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Sturla Bang / Hilde K. Kvalvaag
Under. Søsteranarkistene
Published by Samlaget, 2017

A fascinating tale from the future city state of Zeijang-Volvo.

The Anarchist Sisters is a sci-fi trilogy about power, courage, betrayal, friendship and how short-sighted people can be. In the first book we follow Ela and her childhood friend Skåne. We also meet the human smuggler Vida who helps people join the artificial intelligence and underground movement, Green Fields.



FirkløverenJakta på firkløveren
Published by Samlaget, 2016

Charming and wild!

The summer holidays are here. Alvar and Jens swim with Goldie, search for four-leaf clovers, have club meetings in the tree house. In fact, they do all the fun things one can do on an island out at sea. And soon a new kid will be moving into the big old rambling house. Now they will be three – it ‘s got to be triple fun! But when the new boy arrives, Alvar understands that the summer is going to be quite different from what he had imagined. There is jealousy, quarrels and intrigues. Alvar must find the little hero in himself, and quick.

The Search for the Four-Leaf Clover is a warm and exiting story with everlasting good told story – in an innovative and fruitful language. A forthcoming classic!

Translation rights sold to Germany,  Russia.

Christian Wiik Gjerde (b. 1981) is an educator and has worked both as a teacher and presenter in NRK Super TV / NRK P1 Radio. He is now a producer for Rikskonsertene («The national concerts»).

Martine Grande: LOSER


Marine Grande: Tapar/LoserMartine Grande

Published by Samlaget, 2017

Is it possible for a loser to win?

Everyone knows that a sloth can’t move quickly. But you might want to take part in competitions all the same. Seth the Sloth is sick and tired of always coming last when racing against the tortoise, giraffe and fox. So he decides to practice. And he practises and practises and trains and trains. But Freddy the Fox is quick as quicksilver. And whoever comes last doesn’t get a medal, says Freddy. Can Seth win the race?


Eldrid Johansen: PHARAOH’S CURSE

Eldrid Johansen: Faraos forbannelse/The Pharaoh's CurseEldrid Johansen
Faraos forbannelse
Published by Mangschou 2017

An exciting mystery from Egypt!

Mathilde and Susanne are ready to enjoy the sun as tourists by the swimming pool in Luxor. In Egypt pharaoh’s temples and hidden graves are waiting as well, and they want to discover the ruins where Mathilde’s mom died many years ago.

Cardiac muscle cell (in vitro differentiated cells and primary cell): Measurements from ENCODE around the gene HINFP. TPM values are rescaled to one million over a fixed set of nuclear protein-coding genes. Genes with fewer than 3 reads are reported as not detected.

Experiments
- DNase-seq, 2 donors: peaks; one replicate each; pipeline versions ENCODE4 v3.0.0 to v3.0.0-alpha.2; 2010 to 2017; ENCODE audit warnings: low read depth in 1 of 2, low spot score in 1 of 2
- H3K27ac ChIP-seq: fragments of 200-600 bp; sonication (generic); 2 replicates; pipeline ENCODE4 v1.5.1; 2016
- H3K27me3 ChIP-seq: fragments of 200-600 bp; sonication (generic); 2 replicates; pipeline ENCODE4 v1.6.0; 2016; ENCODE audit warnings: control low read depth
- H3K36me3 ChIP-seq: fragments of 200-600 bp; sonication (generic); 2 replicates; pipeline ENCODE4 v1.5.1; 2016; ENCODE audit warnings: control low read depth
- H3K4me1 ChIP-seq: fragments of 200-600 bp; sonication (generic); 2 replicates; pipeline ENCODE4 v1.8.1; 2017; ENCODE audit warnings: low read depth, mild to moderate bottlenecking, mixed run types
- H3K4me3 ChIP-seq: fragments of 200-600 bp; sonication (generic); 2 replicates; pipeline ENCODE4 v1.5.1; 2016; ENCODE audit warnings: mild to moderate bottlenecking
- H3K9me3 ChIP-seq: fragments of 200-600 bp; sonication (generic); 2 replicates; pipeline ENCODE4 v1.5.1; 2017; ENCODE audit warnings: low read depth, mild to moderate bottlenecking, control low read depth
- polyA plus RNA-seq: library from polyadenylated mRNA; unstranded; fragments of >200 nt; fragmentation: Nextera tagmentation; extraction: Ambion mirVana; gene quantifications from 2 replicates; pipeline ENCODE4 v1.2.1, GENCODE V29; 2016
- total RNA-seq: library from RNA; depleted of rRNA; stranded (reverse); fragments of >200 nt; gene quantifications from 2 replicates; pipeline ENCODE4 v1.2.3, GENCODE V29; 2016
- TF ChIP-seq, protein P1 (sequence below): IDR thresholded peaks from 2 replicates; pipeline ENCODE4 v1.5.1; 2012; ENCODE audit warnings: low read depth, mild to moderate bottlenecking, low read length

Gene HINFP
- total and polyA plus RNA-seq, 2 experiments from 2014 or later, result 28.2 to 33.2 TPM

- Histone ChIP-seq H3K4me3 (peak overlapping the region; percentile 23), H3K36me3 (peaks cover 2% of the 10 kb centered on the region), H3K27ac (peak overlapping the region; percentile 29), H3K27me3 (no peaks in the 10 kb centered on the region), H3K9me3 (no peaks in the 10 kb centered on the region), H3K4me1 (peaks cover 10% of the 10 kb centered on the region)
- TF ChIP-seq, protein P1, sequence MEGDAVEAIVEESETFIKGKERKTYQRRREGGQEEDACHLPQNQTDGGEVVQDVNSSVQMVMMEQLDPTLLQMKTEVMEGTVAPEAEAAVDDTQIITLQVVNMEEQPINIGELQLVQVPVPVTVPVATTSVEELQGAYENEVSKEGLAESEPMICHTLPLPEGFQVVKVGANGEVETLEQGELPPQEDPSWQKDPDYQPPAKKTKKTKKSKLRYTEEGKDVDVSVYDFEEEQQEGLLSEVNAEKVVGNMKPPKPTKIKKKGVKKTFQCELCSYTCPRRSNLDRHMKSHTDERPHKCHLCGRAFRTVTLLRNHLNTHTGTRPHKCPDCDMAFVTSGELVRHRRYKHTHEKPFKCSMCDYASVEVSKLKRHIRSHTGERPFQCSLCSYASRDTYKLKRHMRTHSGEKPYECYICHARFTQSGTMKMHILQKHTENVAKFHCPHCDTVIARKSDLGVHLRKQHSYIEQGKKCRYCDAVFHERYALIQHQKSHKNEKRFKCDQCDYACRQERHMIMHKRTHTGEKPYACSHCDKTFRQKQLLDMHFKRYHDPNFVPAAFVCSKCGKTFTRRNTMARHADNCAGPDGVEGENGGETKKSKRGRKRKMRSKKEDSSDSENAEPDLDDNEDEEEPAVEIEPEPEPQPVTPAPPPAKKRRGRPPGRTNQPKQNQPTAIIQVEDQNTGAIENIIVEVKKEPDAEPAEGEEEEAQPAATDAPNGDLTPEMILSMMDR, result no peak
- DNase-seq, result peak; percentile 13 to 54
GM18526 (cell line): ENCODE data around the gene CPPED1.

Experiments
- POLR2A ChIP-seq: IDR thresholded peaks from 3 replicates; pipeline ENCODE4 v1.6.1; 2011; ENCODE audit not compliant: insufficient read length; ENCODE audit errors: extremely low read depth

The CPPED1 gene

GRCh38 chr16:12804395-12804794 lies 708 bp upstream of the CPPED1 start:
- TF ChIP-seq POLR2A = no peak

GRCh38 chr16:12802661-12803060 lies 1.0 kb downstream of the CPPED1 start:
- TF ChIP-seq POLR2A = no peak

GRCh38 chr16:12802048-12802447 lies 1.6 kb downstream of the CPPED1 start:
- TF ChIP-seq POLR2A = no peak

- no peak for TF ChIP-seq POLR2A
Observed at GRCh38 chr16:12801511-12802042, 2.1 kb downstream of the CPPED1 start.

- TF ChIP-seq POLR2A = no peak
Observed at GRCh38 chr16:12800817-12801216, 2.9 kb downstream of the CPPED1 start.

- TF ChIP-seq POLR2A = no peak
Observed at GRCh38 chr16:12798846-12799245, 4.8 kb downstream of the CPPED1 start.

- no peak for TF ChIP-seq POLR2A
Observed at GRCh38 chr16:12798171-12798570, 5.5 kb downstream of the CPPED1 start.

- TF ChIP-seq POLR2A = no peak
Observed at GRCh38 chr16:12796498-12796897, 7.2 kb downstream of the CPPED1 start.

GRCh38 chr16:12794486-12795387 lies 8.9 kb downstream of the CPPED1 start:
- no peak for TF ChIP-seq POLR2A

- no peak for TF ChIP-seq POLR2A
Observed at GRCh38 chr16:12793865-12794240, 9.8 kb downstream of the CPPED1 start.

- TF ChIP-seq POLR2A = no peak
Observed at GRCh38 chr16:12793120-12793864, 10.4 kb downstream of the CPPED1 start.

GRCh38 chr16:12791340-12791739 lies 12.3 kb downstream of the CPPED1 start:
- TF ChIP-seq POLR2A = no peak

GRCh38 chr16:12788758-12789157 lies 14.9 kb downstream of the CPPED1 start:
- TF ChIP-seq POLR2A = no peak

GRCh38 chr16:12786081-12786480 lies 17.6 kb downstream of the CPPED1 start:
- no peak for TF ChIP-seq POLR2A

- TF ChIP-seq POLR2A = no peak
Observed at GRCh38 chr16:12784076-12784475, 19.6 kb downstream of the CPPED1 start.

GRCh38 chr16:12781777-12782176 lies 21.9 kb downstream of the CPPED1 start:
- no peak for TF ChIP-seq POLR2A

But even though the sun is shining, Mathilde’s anxiety grows. What do the mysterious signs from her nightmares mean? Why does she feel like someone’s watching them? And what secret was her mom about to uncover when she died?



Linda Klakken
Dumme, dumme  hjarte
Published by Samlaget, 2017

Twelve-year-old Clara is at the theatre with her ballet group the Swan Ensemble to see William Shakespeare’s famous classic Romeo and Juliet. With the play as a backdrop she gives rather well-meaning advice to both friends and family about what is needed to become happy: You either surrender completely to love or take a big swig of mouthwash and lie down and wait for the great, all-encompassing darkness. With much empathy and wonderment she tries to makes sense of what love is all about. Is it possible to be faithful to another person all your life, or is love just a big pile of shit?



kocajacketYoko Onur – Et balleliv
Published by Omnipax, 2014

Yoko Onur and her best friend Kara have decided to take control over Yoko’s hopeless life. Since they feel that it is Yoko’s 200 % hopeless mother who is the cause of all her problems, they start a top secret project to:

  1. Find the dream man (for mum)
  2. Find the dream job (for mum)
  3. Make mum dig regular clothes
  4. Make mum dig regular food 5
  5. Find a cuddly puppy (for Yoko and mum)

But things don’t turn out exactly as the have planned. It was not their idea that mum should find a job at their own school! And the hunt for the dream man changes Yoko’s life in a way nobody could have foreseen…

This is first and foremost a refreshing and amusing tale of two ingenuous young girls who are in the midst of the transition from childhood to adolescence, and perhaps think that they know more about life than they actually do. With its colourful cast of characters, the majority of Islamic heritage, Koca also describes Islamic diversity with a liberating straightforwardness.